Bullet Train Update

Jump on board at public meeting for high-speed train from Dallas to Houston

Jump on board public meeting for Dallas-to-Houston bullet train

1 Texas Central Rail high-speed bullet train rail
The privately funded Texas Central Railway would connect DFW and Houston, cutting travel time to only 90 minutes. Photo of the N700 courtesy of © JR Central
3 Texas Central Rail high-speed bullet train rail
The new high-speed train can reach speeds of up to 205 miles per hour. Photo of the N700 courtesy of © JR Central
Texas Central Rail high-speed train rail March 2014 seating
The train's interior is reminiscent of an airplane, but it would be competitive with other modes of transportation in terms of speed, convenience and price. Photo of the N700 courtesy of © JR Central
1 Texas Central Rail high-speed bullet train rail
3 Texas Central Rail high-speed bullet train rail
Texas Central Rail high-speed train rail March 2014 seating

If you're a Dallas-Fort Worth resident interested in learning more about the high-speed rail project between Dallas and Houston, you'll get your chance on Tuesday.

A meeting seeking input from the public will take place October 21, from 4:30 to 8 pm, at the Dallas Infomart (1950 N. Stemmons Fwy.). Dallas is one of six cities where public meetings are being held by the Federal Railroad Administration and TxDOT.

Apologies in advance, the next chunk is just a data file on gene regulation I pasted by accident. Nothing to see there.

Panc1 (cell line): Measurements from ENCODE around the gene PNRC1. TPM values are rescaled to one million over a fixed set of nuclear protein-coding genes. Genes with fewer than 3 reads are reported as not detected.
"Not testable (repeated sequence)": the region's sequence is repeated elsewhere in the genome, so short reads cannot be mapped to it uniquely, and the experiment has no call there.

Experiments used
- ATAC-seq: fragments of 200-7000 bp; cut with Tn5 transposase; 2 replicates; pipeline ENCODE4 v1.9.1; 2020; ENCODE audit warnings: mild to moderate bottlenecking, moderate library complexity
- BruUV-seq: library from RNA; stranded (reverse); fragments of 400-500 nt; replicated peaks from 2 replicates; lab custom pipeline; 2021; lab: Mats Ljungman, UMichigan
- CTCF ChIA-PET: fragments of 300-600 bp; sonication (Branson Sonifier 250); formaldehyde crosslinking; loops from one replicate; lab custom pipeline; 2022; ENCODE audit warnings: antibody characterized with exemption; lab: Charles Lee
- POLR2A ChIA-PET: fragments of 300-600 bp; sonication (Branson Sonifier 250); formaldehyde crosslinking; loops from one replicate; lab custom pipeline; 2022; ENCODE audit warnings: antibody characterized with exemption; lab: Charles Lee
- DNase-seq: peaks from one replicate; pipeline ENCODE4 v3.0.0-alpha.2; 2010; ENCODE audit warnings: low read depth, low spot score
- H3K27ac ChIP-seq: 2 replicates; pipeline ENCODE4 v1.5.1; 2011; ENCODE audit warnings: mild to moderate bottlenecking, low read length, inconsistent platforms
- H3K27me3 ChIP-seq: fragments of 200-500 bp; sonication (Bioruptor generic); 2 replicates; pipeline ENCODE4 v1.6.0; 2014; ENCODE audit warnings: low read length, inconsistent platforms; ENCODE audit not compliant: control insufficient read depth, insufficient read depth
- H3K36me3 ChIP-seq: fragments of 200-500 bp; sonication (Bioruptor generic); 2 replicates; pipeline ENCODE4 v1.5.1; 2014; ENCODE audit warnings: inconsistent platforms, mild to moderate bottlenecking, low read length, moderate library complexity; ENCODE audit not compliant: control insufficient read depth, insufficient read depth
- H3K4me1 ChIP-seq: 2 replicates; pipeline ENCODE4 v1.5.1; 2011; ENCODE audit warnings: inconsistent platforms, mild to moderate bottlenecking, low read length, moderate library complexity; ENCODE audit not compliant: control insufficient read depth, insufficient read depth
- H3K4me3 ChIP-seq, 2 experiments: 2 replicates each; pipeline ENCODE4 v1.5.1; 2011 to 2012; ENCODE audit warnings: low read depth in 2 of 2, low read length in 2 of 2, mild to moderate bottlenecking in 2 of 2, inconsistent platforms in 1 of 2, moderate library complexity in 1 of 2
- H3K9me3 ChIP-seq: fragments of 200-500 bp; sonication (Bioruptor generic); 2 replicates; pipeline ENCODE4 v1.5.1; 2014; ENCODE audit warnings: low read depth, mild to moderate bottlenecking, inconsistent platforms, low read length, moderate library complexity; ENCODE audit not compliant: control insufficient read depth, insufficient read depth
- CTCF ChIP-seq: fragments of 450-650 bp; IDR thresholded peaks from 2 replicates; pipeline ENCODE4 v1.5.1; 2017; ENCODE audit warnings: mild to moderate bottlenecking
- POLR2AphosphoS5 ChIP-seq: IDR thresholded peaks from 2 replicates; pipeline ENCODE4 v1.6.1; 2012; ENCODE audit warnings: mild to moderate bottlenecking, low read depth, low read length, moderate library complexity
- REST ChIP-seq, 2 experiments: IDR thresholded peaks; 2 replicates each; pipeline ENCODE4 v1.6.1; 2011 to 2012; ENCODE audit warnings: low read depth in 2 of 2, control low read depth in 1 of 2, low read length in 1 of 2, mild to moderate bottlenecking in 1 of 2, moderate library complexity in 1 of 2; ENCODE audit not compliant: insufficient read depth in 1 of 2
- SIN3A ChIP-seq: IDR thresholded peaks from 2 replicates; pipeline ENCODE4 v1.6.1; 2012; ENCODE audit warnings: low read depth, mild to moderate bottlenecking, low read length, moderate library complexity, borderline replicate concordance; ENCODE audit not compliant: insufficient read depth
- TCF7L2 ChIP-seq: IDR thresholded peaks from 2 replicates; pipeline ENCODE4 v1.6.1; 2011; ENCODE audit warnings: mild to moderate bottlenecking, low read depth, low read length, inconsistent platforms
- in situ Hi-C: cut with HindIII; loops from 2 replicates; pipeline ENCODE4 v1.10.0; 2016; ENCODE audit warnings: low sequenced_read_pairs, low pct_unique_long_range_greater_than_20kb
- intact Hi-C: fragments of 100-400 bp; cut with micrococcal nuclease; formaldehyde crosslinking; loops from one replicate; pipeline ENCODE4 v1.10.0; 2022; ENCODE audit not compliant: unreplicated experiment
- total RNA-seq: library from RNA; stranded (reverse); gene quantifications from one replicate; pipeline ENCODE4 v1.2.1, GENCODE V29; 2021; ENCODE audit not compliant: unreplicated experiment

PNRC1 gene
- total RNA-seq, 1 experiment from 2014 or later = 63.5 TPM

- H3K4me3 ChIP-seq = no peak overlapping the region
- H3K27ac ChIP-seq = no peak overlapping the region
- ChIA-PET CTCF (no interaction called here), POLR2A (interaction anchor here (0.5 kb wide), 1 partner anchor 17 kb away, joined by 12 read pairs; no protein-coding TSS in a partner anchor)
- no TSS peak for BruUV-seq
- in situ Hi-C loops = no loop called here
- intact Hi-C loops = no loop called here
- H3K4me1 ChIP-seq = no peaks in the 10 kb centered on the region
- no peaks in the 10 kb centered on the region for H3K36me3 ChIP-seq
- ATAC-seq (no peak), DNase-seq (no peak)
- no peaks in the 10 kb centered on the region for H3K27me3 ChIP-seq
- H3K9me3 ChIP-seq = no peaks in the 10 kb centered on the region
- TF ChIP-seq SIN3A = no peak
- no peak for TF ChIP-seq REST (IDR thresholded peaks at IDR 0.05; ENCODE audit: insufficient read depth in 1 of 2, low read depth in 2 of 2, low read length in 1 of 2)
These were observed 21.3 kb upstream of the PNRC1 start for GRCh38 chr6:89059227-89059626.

The October 21 meeting will kick off with an open house, followed by a 30-minute presentation and an hour of public comment.

The two agencies are preparing an environmental impact statement for the 240-mile high-speed rail project from Dallas to Houston proposed by the Texas Central High-Speed Railway, a private company that has been developing plans for the train system since 2009.

Using the same Japanese bullet train model as the one that connects Tokyo and Osaka, Texas Central says the train would reach speeds of 205 miles per hour and complete the Dallas-Houston route in just 90 minutes.

The company plans to raise $10 billion in private capital to fund the line, which would provide an alternative to flying or driving on I-45.

The October 21 meeting will kick off with an open house from 4:30 to 6:30 pm, followed by a 30-minute presentation and an hour of public comment. The hearing comes in the midst of the project's environmental impact study, which will examine construction and operation effects of a high-speed rail system. The study will include an evaluation of the presumed method (a sealed high-speed rail corridor) as well as alternatives.

After Dallas, federal and state authorities will hold meetings along the proposed route in Corsicana, Teague, Bryan, Hunstville and Houston. In a statement, officials said they welcomed comments "regarding alternative alignments and station locations, as well as any significant social, economic or environmental impacts" related to the rail project.